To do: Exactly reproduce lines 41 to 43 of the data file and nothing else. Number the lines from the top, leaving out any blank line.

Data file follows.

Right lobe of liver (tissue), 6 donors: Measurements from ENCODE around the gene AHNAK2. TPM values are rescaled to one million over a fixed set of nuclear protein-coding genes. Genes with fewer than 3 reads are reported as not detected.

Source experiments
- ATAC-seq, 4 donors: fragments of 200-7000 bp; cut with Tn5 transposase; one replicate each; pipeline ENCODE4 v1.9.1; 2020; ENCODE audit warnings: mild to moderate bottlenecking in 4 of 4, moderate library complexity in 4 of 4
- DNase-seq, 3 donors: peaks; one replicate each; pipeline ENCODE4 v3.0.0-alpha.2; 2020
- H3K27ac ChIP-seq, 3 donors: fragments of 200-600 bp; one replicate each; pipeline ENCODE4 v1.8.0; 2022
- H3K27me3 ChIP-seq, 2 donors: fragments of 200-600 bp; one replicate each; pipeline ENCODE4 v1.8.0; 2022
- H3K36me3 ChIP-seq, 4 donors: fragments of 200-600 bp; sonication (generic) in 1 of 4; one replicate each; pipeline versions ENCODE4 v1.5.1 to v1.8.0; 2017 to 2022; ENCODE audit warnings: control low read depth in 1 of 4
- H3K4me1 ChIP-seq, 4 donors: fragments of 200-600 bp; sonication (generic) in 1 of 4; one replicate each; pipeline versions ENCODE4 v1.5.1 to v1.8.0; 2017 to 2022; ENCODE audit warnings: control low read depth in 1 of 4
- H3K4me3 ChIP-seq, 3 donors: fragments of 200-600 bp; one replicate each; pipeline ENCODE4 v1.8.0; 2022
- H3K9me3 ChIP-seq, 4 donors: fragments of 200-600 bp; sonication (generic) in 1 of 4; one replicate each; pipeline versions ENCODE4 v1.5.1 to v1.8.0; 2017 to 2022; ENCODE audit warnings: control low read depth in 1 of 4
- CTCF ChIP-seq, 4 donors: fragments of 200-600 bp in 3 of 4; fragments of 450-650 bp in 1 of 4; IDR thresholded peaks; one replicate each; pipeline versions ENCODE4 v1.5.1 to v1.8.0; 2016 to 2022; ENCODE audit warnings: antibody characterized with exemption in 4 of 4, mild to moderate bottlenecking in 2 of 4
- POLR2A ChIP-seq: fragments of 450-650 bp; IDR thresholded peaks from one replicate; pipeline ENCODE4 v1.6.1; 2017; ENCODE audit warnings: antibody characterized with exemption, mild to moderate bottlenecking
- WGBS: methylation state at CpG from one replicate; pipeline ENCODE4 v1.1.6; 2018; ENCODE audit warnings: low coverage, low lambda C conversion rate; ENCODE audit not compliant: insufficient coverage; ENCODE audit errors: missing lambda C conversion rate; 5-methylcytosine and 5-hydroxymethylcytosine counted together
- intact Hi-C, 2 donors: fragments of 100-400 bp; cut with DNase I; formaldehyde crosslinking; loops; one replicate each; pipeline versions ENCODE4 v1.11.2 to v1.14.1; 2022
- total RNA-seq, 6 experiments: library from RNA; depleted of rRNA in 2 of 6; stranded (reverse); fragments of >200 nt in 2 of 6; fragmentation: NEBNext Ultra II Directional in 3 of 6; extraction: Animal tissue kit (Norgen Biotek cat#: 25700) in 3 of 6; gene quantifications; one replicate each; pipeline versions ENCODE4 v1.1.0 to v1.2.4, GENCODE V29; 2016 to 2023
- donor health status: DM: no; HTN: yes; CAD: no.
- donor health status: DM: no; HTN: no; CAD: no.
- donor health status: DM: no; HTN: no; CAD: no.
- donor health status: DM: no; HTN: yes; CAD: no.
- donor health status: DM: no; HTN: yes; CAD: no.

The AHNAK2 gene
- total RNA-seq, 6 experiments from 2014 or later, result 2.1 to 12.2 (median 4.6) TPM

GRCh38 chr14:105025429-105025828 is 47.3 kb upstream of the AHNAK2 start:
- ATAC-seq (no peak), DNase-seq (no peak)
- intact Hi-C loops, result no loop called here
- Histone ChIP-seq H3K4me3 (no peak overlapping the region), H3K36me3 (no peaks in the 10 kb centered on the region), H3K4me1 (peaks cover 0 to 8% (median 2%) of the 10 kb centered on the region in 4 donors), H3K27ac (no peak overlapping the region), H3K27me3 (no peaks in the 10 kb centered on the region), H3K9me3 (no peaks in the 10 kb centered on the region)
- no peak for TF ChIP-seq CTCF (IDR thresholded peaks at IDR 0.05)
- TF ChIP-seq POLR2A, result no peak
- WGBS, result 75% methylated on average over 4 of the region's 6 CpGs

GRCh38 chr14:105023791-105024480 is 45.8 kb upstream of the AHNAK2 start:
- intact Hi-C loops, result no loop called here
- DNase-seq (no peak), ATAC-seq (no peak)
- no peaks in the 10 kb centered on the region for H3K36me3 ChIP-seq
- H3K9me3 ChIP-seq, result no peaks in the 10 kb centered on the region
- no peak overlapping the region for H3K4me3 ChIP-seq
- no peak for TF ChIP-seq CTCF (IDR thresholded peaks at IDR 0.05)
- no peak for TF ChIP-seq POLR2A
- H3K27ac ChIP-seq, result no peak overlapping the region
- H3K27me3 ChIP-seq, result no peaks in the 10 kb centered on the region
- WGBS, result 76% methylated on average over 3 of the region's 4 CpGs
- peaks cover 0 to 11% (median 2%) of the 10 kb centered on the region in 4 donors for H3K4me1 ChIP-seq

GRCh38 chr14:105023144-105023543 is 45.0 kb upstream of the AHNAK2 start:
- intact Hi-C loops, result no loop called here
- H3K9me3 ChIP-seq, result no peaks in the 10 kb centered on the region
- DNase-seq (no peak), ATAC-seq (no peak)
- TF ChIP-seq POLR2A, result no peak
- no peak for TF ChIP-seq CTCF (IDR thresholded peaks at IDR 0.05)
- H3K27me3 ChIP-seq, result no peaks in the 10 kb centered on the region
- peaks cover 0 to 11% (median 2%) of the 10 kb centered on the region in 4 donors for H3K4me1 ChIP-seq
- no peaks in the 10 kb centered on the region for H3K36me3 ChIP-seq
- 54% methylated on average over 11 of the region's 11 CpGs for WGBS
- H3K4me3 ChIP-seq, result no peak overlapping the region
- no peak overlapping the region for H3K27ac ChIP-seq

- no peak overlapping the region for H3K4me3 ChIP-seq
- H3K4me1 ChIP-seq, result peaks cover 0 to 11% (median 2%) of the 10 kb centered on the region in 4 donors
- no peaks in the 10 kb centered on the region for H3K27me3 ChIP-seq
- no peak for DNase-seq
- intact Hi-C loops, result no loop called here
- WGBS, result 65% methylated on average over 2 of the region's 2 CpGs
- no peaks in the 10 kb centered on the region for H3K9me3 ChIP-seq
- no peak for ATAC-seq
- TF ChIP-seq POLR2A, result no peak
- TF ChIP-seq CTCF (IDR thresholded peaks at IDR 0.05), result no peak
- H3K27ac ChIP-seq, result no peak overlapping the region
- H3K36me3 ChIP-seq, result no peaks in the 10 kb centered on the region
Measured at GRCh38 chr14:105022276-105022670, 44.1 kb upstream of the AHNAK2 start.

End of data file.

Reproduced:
- peaks cover 0 to 11% (median 2%) of the 10 kb centered on the region in 4 donors for H3K4me1 ChIP-seq

GRCh38 chr14:105023144-105023543 is 45.0 kb upstream of the AHNAK2 start:
- intact Hi-C loops, result no loop called here